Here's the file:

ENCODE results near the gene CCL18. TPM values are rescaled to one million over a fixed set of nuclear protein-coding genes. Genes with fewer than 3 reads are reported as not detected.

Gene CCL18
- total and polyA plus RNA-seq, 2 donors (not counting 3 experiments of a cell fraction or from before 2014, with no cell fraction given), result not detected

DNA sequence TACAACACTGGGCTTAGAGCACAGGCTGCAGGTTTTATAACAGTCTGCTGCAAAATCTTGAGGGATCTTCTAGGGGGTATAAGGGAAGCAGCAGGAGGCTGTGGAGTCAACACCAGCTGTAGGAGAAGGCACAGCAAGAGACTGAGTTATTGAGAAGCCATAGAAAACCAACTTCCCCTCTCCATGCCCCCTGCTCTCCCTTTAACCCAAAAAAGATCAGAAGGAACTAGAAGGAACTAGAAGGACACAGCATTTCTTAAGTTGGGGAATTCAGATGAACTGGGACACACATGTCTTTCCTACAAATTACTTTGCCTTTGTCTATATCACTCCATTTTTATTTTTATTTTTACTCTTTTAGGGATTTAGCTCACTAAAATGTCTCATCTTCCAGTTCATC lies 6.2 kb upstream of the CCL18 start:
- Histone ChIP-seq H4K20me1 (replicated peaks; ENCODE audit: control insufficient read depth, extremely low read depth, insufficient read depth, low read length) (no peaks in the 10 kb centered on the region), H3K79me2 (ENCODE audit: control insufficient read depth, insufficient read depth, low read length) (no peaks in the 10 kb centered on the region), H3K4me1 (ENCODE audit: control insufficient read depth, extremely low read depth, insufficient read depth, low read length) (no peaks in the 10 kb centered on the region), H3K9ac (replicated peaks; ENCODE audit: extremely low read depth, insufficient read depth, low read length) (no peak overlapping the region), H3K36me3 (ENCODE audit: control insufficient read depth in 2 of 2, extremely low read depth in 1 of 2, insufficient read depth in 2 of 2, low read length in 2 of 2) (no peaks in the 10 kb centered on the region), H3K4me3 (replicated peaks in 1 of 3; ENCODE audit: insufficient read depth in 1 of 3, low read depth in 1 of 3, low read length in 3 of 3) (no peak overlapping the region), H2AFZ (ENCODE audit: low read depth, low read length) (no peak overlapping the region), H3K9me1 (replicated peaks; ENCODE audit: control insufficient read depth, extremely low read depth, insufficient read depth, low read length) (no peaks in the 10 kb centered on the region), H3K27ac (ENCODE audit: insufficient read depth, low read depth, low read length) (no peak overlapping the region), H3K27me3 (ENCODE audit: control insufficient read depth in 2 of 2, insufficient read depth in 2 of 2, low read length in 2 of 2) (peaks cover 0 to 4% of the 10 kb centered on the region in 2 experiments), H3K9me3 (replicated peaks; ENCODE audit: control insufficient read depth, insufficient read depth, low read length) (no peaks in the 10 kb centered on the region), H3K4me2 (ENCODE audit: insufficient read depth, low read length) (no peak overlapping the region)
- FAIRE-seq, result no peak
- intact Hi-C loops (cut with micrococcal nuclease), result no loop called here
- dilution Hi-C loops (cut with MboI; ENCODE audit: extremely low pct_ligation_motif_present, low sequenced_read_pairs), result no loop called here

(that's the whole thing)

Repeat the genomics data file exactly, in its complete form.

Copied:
ENCODE results near the gene CCL18. TPM values are rescaled to one million over a fixed set of nuclear protein-coding genes. Genes with fewer than 3 reads are reported as not detected.

Gene CCL18
- total and polyA plus RNA-seq, 2 donors (not counting 3 experiments of a cell fraction or from before 2014, with no cell fraction given), result not detected

DNA sequence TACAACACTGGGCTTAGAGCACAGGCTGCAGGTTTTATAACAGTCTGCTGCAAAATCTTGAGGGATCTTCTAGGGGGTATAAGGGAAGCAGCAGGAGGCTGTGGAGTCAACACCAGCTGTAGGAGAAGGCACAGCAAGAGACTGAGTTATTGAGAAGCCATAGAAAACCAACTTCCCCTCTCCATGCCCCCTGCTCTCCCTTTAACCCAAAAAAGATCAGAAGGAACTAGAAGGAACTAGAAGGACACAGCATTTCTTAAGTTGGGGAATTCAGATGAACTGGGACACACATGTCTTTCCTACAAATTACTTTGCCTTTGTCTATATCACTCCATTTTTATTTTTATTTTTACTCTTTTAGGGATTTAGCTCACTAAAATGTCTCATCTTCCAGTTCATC lies 6.2 kb upstream of the CCL18 start:
- Histone ChIP-seq H4K20me1 (replicated peaks; ENCODE audit: control insufficient read depth, extremely low read depth, insufficient read depth, low read length) (no peaks in the 10 kb centered on the region), H3K79me2 (ENCODE audit: control insufficient read depth, insufficient read depth, low read length) (no peaks in the 10 kb centered on the region), H3K4me1 (ENCODE audit: control insufficient read depth, extremely low read depth, insufficient read depth, low read length) (no peaks in the 10 kb centered on the region), H3K9ac (replicated peaks; ENCODE audit: extremely low read depth, insufficient read depth, low read length) (no peak overlapping the region), H3K36me3 (ENCODE audit: control insufficient read depth in 2 of 2, extremely low read depth in 1 of 2, insufficient read depth in 2 of 2, low read length in 2 of 2) (no peaks in the 10 kb centered on the region), H3K4me3 (replicated peaks in 1 of 3; ENCODE audit: insufficient read depth in 1 of 3, low read depth in 1 of 3, low read length in 3 of 3) (no peak overlapping the region), H2AFZ (ENCODE audit: low read depth, low read length) (no peak overlapping the region), H3K9me1 (replicated peaks; ENCODE audit: control insufficient read depth, extremely low read depth, insufficient read depth, low read length) (no peaks in the 10 kb centered on the region), H3K27ac (ENCODE audit: insufficient read depth, low read depth, low read length) (no peak overlapping the region), H3K27me3 (ENCODE audit: control insufficient read depth in 2 of 2, insufficient read depth in 2 of 2, low read length in 2 of 2) (peaks cover 0 to 4% of the 10 kb centered on the region in 2 experiments), H3K9me3 (replicated peaks; ENCODE audit: control insufficient read depth, insufficient read depth, low read length) (no peaks in the 10 kb centered on the region), H3K4me2 (ENCODE audit: insufficient read depth, low read length) (no peak overlapping the region)
- FAIRE-seq, result no peak
- intact Hi-C loops (cut with micrococcal nuclease), result no loop called here
- dilution Hi-C loops (cut with MboI; ENCODE audit: extremely low pct_ligation_motif_present, low sequenced_read_pairs), result no loop called here